Captain Gingersnap (hereboy) wrote in itwastheyear,
Captain Gingersnap

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1962: Invention of Live Journals

It was the year 1962.  Live Journals had just been invented in an MIT mens' room stall, and all the world was rushing to their local computer dealer to ask what the heck a computer was, and whether he had one that would squeeze into their town's baseball stadium.  (Baseball being a very popular sport at the time, though we don't see it around much any more.)

Here we see a few early live journalers 'posting' to their 'weblogs'.  Though the Internet had not been discovered yet, they enjoyed punching holes in cards to record their current moods & musics, inserting wires & cards into slots & sockets to their pre-sexual-revolution hearts' delights, as the huge, screenless, soulless machines chunked & whirred & beeped & clicked & buzzed sympathetically at their whining, moaning, arguing and grandstanding.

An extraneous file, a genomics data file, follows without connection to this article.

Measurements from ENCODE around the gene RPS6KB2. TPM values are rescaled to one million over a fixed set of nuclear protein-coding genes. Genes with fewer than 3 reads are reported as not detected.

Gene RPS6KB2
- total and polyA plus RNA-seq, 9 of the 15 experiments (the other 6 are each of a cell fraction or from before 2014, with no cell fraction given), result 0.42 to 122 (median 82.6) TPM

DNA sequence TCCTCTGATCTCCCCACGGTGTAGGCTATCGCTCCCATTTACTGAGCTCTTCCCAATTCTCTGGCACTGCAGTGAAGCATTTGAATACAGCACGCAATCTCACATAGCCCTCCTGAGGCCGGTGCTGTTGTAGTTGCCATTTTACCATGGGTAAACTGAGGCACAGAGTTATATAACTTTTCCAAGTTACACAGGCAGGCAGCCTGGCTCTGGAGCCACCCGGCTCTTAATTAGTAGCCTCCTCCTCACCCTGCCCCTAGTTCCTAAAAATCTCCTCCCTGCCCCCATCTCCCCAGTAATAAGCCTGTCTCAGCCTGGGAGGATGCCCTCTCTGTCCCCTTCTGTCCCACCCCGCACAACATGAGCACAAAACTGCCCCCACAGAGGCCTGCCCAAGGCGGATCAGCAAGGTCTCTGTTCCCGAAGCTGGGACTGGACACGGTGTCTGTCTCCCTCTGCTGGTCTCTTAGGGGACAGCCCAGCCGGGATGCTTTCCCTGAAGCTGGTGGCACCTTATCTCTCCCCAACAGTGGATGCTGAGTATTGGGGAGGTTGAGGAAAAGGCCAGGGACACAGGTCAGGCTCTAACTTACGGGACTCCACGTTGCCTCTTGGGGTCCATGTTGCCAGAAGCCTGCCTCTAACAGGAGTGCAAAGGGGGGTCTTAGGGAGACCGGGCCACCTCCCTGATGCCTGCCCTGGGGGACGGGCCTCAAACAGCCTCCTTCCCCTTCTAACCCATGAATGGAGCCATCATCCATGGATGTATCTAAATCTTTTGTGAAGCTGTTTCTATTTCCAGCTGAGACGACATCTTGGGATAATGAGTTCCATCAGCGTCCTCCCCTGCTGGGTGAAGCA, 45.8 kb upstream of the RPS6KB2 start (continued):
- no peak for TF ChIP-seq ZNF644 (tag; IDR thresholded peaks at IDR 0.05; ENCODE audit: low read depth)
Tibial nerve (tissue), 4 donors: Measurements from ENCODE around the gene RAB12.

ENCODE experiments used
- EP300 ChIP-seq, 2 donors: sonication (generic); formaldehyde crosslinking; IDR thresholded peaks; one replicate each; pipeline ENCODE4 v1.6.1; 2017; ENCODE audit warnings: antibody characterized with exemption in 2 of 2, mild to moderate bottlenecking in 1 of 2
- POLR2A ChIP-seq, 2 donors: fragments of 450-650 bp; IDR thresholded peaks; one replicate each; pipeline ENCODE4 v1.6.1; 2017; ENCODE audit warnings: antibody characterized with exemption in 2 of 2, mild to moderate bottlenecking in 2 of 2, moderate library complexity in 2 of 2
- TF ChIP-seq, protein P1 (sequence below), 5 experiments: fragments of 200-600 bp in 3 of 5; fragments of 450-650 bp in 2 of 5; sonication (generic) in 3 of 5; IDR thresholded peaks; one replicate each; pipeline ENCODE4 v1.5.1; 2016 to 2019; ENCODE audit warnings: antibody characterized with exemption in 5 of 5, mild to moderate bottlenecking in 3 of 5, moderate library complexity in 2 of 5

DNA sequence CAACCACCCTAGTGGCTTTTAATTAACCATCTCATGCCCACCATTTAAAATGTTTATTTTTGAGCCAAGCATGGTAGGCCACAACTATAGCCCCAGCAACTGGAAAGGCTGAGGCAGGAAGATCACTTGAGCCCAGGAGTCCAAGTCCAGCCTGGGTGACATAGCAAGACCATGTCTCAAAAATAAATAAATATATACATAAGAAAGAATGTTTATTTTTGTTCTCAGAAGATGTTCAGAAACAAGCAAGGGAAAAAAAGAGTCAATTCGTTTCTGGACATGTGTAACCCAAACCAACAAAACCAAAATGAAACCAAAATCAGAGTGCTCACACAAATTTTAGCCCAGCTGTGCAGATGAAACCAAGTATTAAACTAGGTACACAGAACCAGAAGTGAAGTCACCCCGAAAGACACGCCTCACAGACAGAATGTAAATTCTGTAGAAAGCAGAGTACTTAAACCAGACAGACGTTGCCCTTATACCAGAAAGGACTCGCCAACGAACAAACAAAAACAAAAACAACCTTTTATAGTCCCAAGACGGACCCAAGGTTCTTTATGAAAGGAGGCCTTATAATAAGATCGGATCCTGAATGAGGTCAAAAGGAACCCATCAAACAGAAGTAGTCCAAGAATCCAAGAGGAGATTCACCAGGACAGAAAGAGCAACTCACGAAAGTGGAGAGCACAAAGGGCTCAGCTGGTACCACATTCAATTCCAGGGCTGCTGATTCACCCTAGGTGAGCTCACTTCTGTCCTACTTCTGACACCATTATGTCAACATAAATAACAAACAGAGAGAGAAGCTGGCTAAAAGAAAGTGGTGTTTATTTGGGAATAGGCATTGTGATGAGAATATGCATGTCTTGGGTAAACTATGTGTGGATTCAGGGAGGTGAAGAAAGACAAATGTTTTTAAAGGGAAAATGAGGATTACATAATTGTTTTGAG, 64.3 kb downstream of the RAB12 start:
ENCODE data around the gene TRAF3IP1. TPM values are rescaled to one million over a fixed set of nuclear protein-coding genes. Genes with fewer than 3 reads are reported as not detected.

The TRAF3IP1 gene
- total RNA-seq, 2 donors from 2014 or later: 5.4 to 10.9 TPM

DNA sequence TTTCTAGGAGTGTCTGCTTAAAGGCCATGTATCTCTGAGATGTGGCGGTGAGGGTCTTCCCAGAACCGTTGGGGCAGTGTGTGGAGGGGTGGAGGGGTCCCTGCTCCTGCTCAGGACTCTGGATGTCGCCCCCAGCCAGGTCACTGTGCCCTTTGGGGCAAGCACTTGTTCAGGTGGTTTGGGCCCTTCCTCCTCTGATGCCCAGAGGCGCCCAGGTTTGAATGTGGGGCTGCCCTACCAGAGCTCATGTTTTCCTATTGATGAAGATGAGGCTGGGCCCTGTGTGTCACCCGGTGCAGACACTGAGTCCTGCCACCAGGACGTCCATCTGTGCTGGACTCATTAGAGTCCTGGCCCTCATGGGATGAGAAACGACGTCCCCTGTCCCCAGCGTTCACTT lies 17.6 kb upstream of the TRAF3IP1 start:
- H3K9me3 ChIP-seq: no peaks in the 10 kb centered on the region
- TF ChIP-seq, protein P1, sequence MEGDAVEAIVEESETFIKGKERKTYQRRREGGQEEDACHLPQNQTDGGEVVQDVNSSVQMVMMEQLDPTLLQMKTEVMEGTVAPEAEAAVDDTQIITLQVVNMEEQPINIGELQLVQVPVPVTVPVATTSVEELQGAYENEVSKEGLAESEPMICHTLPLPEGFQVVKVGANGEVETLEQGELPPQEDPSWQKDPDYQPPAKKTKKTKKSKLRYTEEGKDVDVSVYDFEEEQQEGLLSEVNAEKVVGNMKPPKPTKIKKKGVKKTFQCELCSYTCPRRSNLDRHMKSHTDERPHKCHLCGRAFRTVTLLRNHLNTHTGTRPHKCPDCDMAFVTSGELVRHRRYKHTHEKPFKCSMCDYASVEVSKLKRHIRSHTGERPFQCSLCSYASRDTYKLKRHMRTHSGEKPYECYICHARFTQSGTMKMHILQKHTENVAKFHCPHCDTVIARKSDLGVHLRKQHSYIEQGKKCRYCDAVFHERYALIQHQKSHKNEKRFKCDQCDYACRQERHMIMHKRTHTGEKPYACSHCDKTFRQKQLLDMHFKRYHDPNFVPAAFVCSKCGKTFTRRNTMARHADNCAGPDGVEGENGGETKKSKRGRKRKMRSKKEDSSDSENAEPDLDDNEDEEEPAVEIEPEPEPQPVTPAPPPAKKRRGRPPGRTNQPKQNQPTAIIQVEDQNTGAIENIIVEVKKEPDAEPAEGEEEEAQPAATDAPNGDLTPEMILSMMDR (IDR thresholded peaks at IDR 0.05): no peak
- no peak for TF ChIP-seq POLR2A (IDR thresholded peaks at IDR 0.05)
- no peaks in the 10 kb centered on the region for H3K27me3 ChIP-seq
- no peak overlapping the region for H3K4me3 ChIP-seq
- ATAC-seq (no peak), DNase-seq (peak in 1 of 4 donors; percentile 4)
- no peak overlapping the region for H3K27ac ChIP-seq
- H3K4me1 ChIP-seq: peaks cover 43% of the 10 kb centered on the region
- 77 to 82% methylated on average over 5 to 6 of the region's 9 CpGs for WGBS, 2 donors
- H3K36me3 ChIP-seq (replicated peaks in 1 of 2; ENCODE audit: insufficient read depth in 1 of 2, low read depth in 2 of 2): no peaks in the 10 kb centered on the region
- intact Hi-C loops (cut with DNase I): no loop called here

As the huge reels of electronic tape that recorded these early entries disintegrated to dust immediately upon their discovery and opening in an abandoned, locked dumpster behind a Princeton, NJ Quik Chek, not much is known of the live journal communities, ancient emoticons and message board etiquette of the early 1960's — not to mention the collected electronic journals of H.L. Mencken which were believed to be recorded on them — but since each letter took nearly 100 hole punches, each card 30 holes, and each entry 3 attempts due to the frequently shattering glass-encased pressurized transistors, it is assumed that the entirety of the era's text amounts to as little as one of today's "FWD: funny jokes!" e-mails.
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